Plantation Days is a way for the old sugar workers to reconnect with the memories. It's a bit of history the hopefully won't be totally forgotten. Not that anyone wants to return to the plantation system, but a lot of people lost jobs when the sugar mill closed down. There's not many jobs available anymore in Ka'u. 

Sunday, September 25, 2016

Meat & Eggs For Free ! 😮

As so often happens, I just received an email from a reader lamenting about how much she has to spend on healthy food while I get all my food for free. How's that? What you say? Free? Hardly! Just because I raise, forage, or trade for my food, that doesn't make it free. Possibly it's cheaper than buying the comparable items at the stores, but it still means cash out of my budget. Let me explain. 

I had thought that I'd list all the cash expenses for raising a pig, or getting a dozen eggs, or harvesting a bushel of potatoes. But I realized that it's a tedious list full of little costs along the way and a few big costs at start up. Yes, lots of little outlays along the path to the final product that often go unnoticed. But if you just visualize it for a minute, you'd see all the bits of equipment needed of a homestead farm for food production -- buckets, clips and wire, rope, fencing, trellises, veterinary medicines, livestock shelters, small hand tools, saws, tillers, mowers, pumps, hoses, gasoline, propane........the list goes in and on. Every egg produced required cash beforehand to buy something or other (the hen, the pen, the nestbox, the feeders, etc). Every porkchop represents cash spent for the piglet, fencing, buckets, feed pans, dewormers, etc. A pot of homemade vegetable soup reflects the seed orders, shovels and tillers, trellises, fertilizer, watering hoses, plus a long list of other expenses needed to grow those veggies. Even foraging has its expenses : the need for some sort of vehicle & gasoline to get to the widely spaced fruit trees. And all this time I haven't even considered my personal time spent producing or acquiring the food. I wonder how much an hour I "earn" by producing my own food?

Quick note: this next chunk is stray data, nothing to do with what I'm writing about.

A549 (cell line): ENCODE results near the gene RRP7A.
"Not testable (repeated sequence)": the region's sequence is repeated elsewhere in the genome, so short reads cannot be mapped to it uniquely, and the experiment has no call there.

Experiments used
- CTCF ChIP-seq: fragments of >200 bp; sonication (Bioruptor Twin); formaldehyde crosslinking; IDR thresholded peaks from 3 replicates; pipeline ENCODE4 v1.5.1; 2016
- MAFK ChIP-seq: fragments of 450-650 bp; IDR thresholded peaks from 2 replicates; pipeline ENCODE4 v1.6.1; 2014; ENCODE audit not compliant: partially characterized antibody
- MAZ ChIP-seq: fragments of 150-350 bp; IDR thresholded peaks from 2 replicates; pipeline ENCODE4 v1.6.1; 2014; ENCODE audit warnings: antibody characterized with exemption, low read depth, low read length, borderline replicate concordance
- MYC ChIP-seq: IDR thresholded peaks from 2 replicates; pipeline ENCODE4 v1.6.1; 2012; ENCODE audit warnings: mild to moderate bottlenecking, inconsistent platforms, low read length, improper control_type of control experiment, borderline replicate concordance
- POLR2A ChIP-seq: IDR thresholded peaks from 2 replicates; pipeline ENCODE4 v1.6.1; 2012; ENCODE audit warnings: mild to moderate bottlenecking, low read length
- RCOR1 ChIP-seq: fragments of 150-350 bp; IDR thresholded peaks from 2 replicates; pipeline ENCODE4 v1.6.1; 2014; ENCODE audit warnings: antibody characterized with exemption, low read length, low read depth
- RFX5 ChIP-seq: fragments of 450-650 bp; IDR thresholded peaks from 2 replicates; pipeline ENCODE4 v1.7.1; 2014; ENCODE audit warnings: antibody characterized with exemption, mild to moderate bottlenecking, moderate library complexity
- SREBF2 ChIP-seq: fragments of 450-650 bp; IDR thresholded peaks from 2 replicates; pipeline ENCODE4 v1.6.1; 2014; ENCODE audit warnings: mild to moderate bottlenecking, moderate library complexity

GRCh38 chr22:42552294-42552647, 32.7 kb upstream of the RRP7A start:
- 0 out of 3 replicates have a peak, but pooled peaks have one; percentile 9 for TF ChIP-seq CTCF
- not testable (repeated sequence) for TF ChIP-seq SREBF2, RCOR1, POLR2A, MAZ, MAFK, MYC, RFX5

Sounds like I'm whining. But really, I'm not. I'm learned a lot about homesteading and don't mind one iota about working for my food. But I have seen others believe that they could have free food by doing what I'm doing, and get really upset that they have to shell out so much cash on seed orders, tools, livestock feed, fencing, etc. I've watched some people get so utterly disgusted when their crops or eggs don't turn out to be free that they abandon all hope of producing their food. 

Many old sayings hold in, nothing's free in life. Growing my own vegetables isn't free, nor raising my own eggs. But I'm glad to do it anyway. But anyone planning on to be as self reliant as we are needs to know up front that it's going to cost you a bit before you ever get to eat your first stringbean, scrambled egg, or porkchop.

The reason I'm discussing this topic is that I'm seeing more and more posts to gardening/homesteading forums claiming things like ..... I grow all my own food for free......or......10 hours gardening a week makes me totally food eggs and chickens are labor and expense free....or even no work garden! (The only way I can figure he does this is by making someone else do all the work behind the scenes - his wife & kids?) But there is no discussion about initial set up costs, nor costs to maintain livestock during the winter, nor costs of preserving or buying food to get one through a non-growing season. In my own personal experience on this homestead, I'm seeing things a bit differently from those making those wild claims.